Photo courtesy of Rolling Hills Community Church
The past few years have been challenging for many Baptist churches. Across the Southern Baptist Convention as a whole, the number of baptisms we’ve seen has been steadily declining. And while there are some notable exceptions within the Convention — churches that are seeing people come to Christ and follow Him in baptism — we have to come to grips with the fact that something is awry. Those of us who own the “Baptist” label ought to see declining baptism numbers as a problem in urgent need of Gospel solutions. We need to ask some difficult, though faith-filled, questions.
I think the primary problems are spiritual: First, many of our churches have lost the urgency of the Gospel message. Many churches in the SBC have grown complacent and don’t have the same evangelistic drive that they used to. We need to recover that urgency, looking to churches that are growing and asking how we can learn from them (instead of complaining that God is moving there instead of here). Our goal as ministers should be to make it hard to go to hell from our cities. We want to say, as Charles Spurgeon did:
“If sinners will be damned, at least let them leap to Hell over our bodies. And if they will perish, let them perish with our arms about their knees, imploring them to stay. If Hell must be filled, at least let it be filled in the teeth of our exertions, and let not one go there unwarned and unprayed for.”
Second, we are no longer known as a people of prayer. Prayerlessness is a sign that either we believe we no longer need God, or that we no longer believe He is ready to move as He promised. Jonathan Edwards, who got to experience the Great Awakening, the largest revival our country has yet seen, knew how central prayer must be in all that we do. As he said, “Prayer doesn’t bring the revival; prayer is the revival.”
Third, we are not raising up enough leaders to lead in Gospel ministry both inside the church (pastoral ministry) and outside the church (in the community). At its core, that is a deep discipleship issue in the SBC.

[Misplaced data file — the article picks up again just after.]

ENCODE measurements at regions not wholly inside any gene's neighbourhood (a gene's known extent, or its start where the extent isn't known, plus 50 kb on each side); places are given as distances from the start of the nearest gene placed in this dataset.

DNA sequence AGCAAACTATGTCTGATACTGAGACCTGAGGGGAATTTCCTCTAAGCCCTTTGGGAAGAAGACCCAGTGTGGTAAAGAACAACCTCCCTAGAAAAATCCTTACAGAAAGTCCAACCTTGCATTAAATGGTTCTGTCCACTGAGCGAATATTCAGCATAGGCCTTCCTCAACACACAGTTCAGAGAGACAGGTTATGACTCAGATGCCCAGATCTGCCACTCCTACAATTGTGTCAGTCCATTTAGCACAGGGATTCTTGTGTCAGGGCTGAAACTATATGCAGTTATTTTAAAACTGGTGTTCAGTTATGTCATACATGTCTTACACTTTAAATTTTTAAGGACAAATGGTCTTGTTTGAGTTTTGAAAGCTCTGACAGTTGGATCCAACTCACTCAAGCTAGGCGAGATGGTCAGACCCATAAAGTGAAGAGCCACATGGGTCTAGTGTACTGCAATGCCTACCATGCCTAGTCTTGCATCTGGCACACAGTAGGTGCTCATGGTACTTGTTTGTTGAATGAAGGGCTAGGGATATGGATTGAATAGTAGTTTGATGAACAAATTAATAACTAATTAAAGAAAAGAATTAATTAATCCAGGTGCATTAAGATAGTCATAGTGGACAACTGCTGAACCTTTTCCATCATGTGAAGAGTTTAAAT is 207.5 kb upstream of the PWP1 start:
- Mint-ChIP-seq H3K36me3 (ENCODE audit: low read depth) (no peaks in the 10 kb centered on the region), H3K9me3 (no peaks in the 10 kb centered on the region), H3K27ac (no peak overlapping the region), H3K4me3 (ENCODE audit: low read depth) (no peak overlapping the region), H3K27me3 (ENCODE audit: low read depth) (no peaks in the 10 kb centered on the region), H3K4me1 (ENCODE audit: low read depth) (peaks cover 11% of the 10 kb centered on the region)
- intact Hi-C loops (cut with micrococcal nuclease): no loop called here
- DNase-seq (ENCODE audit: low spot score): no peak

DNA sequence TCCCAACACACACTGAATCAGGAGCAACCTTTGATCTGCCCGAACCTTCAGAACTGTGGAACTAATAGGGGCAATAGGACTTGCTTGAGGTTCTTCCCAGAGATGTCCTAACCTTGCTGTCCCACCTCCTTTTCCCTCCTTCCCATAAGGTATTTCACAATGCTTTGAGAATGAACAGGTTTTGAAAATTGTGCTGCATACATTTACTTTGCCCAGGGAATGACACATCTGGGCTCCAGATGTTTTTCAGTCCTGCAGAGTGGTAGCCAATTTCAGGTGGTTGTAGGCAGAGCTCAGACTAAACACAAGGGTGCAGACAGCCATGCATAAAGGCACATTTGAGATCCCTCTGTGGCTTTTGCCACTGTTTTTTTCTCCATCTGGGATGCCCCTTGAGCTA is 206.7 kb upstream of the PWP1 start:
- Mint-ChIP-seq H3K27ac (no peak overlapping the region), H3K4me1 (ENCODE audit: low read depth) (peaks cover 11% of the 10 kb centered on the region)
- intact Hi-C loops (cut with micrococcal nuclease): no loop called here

Finally, many churches are too tied to their cultural preferences and ways of doing things to keep up with what the Spirit of God is doing in a new generation. In many cases, we have simply failed to adapt with our culture. Some churches have simply lacked the leadership in doing so; others have entrenched themselves into old forms at the expense of reaching their communities. Some seem to care more about preserving their traditions than converting their grandchildren. And that’s tragic, when you think about all that God did in those churches in previous generations. I’ve heard it said, sadly, that the biggest enemies of what God wants to do next can sometimes be those with a front row seat for what He did last.
On the other side of that issue, however, are some “newer” churches that have abandoned the power of the simple Gospel for modern fads and church growth gimmicks. What grows the church in any age does not change: deep belief in the Gospel, commitment to the authority of Scripture, deep commitment to prayer, and a willingness to do whatever it takes to win the lost.
I truly believe that the best days for the SBC are yet ahead of us. They have to be! There are still over 6,000 unreached people groups in the world, and history cannot end until they have been given a Gospel witness. As I often say at the Summit, “past graces” are evidences that God wants to bestow future graces. God has been incredibly gracious to our Convention. Why would the Holy Spirit have done that if it were not to give us an unprecedented effectiveness among our neighbors, in our nation, and around the world
God does what He does not to preserve institutions, but for the sake of the Great Commission. It’s all about the mission of seeking and saving the lost. I look forward to how the Holy Spirit leads us in that in the days to come.
I know that if we cling to Christ, we can look forward to the future with hope, knowing that the best is yet to come.